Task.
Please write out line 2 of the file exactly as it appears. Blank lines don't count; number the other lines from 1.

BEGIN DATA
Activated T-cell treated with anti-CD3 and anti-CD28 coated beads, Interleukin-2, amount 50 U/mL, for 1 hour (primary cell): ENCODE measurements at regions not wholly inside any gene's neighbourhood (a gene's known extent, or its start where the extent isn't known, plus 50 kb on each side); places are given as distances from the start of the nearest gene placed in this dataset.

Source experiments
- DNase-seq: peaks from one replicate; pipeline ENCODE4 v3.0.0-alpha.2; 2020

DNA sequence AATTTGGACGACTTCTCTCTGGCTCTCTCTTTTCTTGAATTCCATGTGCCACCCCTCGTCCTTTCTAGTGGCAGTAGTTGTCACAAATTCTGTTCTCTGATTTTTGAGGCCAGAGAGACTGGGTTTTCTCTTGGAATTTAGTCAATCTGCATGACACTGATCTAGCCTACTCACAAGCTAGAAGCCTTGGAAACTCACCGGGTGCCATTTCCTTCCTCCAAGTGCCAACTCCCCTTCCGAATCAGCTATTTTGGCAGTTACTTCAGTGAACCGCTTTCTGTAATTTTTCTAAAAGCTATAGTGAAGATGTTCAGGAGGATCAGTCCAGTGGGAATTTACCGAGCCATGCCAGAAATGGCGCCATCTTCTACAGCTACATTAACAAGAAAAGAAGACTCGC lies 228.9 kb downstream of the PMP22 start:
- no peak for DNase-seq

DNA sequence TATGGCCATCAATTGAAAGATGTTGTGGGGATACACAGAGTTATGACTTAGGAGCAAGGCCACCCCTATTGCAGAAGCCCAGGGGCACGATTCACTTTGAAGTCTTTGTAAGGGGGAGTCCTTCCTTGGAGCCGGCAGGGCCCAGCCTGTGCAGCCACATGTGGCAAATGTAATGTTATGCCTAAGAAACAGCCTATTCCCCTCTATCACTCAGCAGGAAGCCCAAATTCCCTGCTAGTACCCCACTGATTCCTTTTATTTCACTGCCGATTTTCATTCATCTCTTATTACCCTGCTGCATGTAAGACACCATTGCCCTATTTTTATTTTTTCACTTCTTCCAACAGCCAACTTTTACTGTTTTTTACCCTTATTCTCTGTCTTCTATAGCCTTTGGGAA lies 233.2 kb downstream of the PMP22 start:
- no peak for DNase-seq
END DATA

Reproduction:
Source experiments